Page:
Google has settled a long-standing dispute with the Australian Taxation Office (ATO) agreeing to pay an extra $481.5 million in additional tax in a major financial win for the federal government.
The search giant’s agreement follows in the wake of similar deals with Microsoft, Apple and Facebook as part of a multinational e-commerce crackdown by the ATO that has now tipped an extra $1.25 billion into Treasury coffers.
The $481.5 million Google settlement covers audit disputes dating from 2008 to 2018, and does not involve an admission of liability.
The business restructured its reseller model in 2016, which saw Google Australia enter contracts for marketing and selling with Australian customers directly, which recognised the revenue as local.
Deputy Commissioner Mark Konza declared the Google settlement “another great outcome” following the introduction of the Coalition government’s Multinational Anti-Avoidance Law (MAAL) in 2015 to address tax avoidance on Australian sales by global digital companies.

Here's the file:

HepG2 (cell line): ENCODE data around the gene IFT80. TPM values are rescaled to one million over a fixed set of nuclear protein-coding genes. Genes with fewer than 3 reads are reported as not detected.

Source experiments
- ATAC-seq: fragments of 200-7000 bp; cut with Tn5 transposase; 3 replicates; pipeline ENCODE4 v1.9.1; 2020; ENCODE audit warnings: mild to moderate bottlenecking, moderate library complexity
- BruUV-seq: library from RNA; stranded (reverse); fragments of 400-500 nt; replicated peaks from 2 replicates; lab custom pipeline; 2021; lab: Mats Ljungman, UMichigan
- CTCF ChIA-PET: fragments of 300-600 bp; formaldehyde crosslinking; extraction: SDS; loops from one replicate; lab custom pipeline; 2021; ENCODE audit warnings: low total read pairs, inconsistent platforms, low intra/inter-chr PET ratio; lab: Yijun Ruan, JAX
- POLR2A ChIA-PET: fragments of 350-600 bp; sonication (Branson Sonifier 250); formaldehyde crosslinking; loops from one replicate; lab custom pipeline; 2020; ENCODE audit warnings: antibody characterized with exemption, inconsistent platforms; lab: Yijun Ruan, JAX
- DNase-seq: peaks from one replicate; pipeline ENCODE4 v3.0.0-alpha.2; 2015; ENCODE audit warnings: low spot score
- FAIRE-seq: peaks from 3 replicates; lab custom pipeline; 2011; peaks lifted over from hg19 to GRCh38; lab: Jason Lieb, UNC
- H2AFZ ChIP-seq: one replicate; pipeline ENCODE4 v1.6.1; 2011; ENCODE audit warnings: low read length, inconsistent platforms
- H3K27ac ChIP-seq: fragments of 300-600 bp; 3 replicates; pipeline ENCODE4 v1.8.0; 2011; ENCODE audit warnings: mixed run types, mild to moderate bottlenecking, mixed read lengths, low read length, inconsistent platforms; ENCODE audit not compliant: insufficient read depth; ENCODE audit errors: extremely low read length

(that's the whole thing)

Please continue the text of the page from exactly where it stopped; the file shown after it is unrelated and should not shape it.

The ATO says MAAL has resulted in $7 billion in sales booked in Australia, being taxed on their appropriate profit levels for the first time, alongside the resolution of cases involving more than $1 billon in back tax assessments.
The Deputy Commissioner said the Google result “adds to the significant success of the ATO in positively changing the behaviour of digital taxpayers and significantly increasing the tax they pay in Australia”.
The ATO’s Tax Avoidance Taskforce, set up to claw back tax under MAAL , continues until 2023.
A Google spokesperson said the settlement “will also provide certainty in relation to future tax treatment”.
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